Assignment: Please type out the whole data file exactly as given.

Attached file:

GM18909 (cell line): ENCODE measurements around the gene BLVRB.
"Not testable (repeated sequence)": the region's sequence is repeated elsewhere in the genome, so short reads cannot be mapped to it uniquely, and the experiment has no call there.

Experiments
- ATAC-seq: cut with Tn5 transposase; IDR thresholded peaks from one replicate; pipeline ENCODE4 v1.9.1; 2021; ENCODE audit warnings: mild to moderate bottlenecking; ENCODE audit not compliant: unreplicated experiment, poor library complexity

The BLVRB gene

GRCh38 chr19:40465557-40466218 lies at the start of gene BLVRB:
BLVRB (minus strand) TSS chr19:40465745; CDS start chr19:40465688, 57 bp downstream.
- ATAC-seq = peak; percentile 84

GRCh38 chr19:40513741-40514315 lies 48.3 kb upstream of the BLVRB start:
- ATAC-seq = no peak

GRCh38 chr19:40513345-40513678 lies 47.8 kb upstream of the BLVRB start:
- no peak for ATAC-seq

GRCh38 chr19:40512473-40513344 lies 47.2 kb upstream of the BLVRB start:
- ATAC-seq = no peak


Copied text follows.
GM18909 (cell line): ENCODE measurements around the gene BLVRB.
"Not testable (repeated sequence)": the region's sequence is repeated elsewhere in the genome, so short reads cannot be mapped to it uniquely, and the experiment has no call there.

Experiments
- ATAC-seq: cut with Tn5 transposase; IDR thresholded peaks from one replicate; pipeline ENCODE4 v1.9.1; 2021; ENCODE audit warnings: mild to moderate bottlenecking; ENCODE audit not compliant: unreplicated experiment, poor library complexity

The BLVRB gene

GRCh38 chr19:40465557-40466218 lies at the start of gene BLVRB:
BLVRB (minus strand) TSS chr19:40465745; CDS start chr19:40465688, 57 bp downstream.
- ATAC-seq = peak; percentile 84

GRCh38 chr19:40513741-40514315 lies 48.3 kb upstream of the BLVRB start:
- ATAC-seq = no peak

GRCh38 chr19:40513345-40513678 lies 47.8 kb upstream of the BLVRB start:
- no peak for ATAC-seq

GRCh38 chr19:40512473-40513344 lies 47.2 kb upstream of the BLVRB start:
- ATAC-seq = no peak